hallucinated pain syndrome
   A term introduced in or shortly before 1968 by the American psychiatrist Gordon Forrer as an expansion of his concept of *hallucinated headache. Starting from the hypothetical construct hallucinated headache, Forrer reasons that "pain can be hallucinated in any portion of the anatomy; certain headaches being but specific manifestations of more general psychosomatic phenomena." As he continues, "In expanding the concept ofhallucinated pain, three diagnostic criteria defining the boundaries thereof have been established." These diagnostic criteria are (1) distribution and character ofthe pain (i.e. a description ofpain in vague, uncertain, inappropriate or bizarre terms, or a description that violates neu-roanatomical boundaries, as in cases of hysterical * topalgia); (2) contingent circumstances (i.e. the presence of a psychological or actual state of relative emptiness such as hunger or thirst); and (3) the effects of oral activity (i.e. the improvement or disappearance of pain when the affected individual engages in oral activity such as eating or drinking). A fundamental objection against Forrer's concept of hallucinated pain stems from the argument that a subjective experience such as pain can never be imagined or 'unreal'. In philosophy this is known as the self-intimating aspect of pain experiences. As summarized by the American logician and philosopher of language Saul Kripke (b. 1940), "For a sensation to be felt as pain is for it to be pain". In Forrer's defense, however, attention may be drawn to the experience of dentists and other health professionals that feelings of physical pain are not seldom expressed moments before a tooth or other body part is touched, to the oft-reported persistence of local pain after an attack of neuralgia has subsided (referred to as hallucinated neuralgia), and to the experience of hypnotists that pain can be evoked and aggravated as well as alleviated through suggestion. Moreover, Forrer's notion deserves credit for filling a conceptual void in relation to the subjective reports of painful hallucinations of bodily sensations. As noted by the Swiss psychiatrist Eugen Bleuler (1857-1939), "Any organ can be the seat of the most severe pain. The scalp can become so sensitive that the slightest touch of the hair may produce terrible pain. Every bone in the body may ache. The patients are beaten and burnt; they are pierced by red-hot needles, daggers or spears; their arms are being wrenched out; their heads are being bent backwards; their legs are being made smaller; their eyes are being pulled out so that in a mirror it looks like they are entirely out of their sockets; their head is being squeezed together; their bodies have become like accordions, being pulled out and then again pressed together. They have ice inside their heads; they have been put in a refrigerator. Boiling oil is felt inside their bodies; their skin is full of stones. Their eyes flicker, as do their brains. They are being plucked as one pulls horsehair out of a mattress. A cartridge ball rolls around in a spiral inside their skull from base to vertex. There is a feeling in their stomach as if the food was not retained; they feel bloated. Their lungs are stretched as if a stout man were being drawn through the body from the genitals through the abdomen into the chest. They feel heartbeats in their navels. Their heartbeat is at times slow; sometimes it is speeded up. Their respiration is hampered, their urine drawn off or blocked. Any and every organ has been removed, cut-up, torn to pieces, inverted. One testicle is swollen. The nerves, the muscles, various organs are being tightened." As summarized by Bleuler, "The hallucinations of bodily sensations present such kaleidoscopic multiplicity that no description could possibly do justice to them". It is perhaps doubtful whether the notion of a hallucinated pain syndrome does justice to painful symptoms such as those listed by Bleuler, but at least it offers a conceptual approach with conceivable practical consequences for diagnosis and treatment. Forrer proposes to classify hallucinated pain as a type of * somatic hallucination. The notion should not be confused with * allodynia, *algohallucinosis, or * hyperalgesia, or with pain due to an unknown somatic condition.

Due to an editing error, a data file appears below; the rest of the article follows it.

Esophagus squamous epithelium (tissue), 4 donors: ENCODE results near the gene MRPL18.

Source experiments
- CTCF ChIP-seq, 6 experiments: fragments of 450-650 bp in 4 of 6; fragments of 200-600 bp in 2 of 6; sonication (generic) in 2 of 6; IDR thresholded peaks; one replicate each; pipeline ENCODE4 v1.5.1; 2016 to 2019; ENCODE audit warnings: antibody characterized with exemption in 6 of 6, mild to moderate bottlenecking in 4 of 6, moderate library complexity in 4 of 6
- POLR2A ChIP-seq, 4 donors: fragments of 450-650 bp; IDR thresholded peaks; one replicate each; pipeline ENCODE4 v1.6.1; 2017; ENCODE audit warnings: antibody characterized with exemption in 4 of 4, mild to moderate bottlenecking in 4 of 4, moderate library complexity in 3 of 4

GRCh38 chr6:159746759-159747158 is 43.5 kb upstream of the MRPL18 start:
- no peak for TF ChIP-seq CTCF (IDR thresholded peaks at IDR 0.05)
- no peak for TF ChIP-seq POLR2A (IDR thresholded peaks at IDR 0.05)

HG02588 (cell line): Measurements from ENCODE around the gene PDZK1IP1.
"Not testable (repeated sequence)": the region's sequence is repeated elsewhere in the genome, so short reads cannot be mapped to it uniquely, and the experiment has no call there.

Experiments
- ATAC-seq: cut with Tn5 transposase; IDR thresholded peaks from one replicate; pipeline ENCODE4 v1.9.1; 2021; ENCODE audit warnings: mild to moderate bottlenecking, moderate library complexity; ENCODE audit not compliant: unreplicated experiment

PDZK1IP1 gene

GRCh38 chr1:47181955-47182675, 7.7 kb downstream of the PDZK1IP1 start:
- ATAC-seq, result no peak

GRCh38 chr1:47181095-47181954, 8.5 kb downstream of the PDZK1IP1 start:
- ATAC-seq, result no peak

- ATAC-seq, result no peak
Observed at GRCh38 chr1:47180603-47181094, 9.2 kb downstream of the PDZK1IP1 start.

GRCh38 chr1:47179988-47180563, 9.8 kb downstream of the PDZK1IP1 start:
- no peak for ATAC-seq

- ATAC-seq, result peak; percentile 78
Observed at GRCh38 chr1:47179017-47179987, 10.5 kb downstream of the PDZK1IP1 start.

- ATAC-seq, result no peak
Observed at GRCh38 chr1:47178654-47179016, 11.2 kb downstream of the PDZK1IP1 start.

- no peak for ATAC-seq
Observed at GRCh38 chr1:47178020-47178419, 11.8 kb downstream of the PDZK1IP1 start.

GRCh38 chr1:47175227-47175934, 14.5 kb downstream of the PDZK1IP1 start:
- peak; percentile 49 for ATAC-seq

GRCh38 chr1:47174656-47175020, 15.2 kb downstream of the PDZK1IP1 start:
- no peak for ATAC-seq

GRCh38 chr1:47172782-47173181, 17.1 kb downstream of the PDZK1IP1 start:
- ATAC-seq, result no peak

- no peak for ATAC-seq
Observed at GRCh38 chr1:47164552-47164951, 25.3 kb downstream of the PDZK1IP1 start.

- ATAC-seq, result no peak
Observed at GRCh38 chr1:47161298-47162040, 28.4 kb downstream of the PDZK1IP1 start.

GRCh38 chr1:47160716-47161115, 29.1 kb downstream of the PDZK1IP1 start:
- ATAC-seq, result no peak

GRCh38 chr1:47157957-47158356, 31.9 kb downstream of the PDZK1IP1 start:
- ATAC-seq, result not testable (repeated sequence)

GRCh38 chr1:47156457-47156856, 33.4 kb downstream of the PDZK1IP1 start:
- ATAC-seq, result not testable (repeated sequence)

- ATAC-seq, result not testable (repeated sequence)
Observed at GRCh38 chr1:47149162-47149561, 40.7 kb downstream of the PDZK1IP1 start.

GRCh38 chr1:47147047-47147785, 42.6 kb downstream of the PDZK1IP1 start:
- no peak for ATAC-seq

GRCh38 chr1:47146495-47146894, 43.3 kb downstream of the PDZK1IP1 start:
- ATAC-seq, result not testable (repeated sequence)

References
   Bleuler, E. (1950). Dementia praecox or the group ofschizophrenias. Monograph series on schizophrenia no. 1. Translated by Zinkin, J. Madison, WI: International Universities Press.
   Forrer, G.R. (1968). The hallucinated pain syndrome: A new diagnostic triad. Headache: The Journal of Head and Face Pain, 8, 71-75.
   Kripke, S. (1980). Naming and necessity.Cam-bridge, MA: Harvard University Press.
   Raij, T.T., Numinnen, J., Närvänen, S., Hiltunen, J., Hari, R. (2005). Brain correlates of subjective reality of physically and psychologically induced pain. Proceedings ofthe National Academy of Sciences of the United States of America, 102,2147-2151.

Dictionary of Hallucinations. . 2010.

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